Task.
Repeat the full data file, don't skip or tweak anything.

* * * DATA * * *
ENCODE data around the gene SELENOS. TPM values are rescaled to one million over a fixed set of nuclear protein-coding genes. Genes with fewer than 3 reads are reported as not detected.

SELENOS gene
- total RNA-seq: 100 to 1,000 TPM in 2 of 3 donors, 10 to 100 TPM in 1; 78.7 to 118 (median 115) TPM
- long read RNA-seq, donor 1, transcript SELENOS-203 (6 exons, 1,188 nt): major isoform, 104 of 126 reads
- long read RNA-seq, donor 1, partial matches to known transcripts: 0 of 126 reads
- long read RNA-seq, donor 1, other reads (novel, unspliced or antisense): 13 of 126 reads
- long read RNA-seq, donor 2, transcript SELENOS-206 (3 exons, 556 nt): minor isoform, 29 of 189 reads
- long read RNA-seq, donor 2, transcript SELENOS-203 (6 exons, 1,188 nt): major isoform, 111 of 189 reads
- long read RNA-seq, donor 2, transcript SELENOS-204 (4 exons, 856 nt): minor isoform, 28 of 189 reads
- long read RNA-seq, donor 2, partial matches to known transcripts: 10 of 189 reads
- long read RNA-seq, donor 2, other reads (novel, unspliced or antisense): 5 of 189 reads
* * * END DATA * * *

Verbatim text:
ENCODE data around the gene SELENOS. TPM values are rescaled to one million over a fixed set of nuclear protein-coding genes. Genes with fewer than 3 reads are reported as not detected.

SELENOS gene
- total RNA-seq: 100 to 1,000 TPM in 2 of 3 donors, 10 to 100 TPM in 1; 78.7 to 118 (median 115) TPM
- long read RNA-seq, donor 1, transcript SELENOS-203 (6 exons, 1,188 nt): major isoform, 104 of 126 reads
- long read RNA-seq, donor 1, partial matches to known transcripts: 0 of 126 reads
- long read RNA-seq, donor 1, other reads (novel, unspliced or antisense): 13 of 126 reads
- long read RNA-seq, donor 2, transcript SELENOS-206 (3 exons, 556 nt): minor isoform, 29 of 189 reads
- long read RNA-seq, donor 2, transcript SELENOS-203 (6 exons, 1,188 nt): major isoform, 111 of 189 reads
- long read RNA-seq, donor 2, transcript SELENOS-204 (4 exons, 856 nt): minor isoform, 28 of 189 reads
- long read RNA-seq, donor 2, partial matches to known transcripts: 10 of 189 reads
- long read RNA-seq, donor 2, other reads (novel, unspliced or antisense): 5 of 189 reads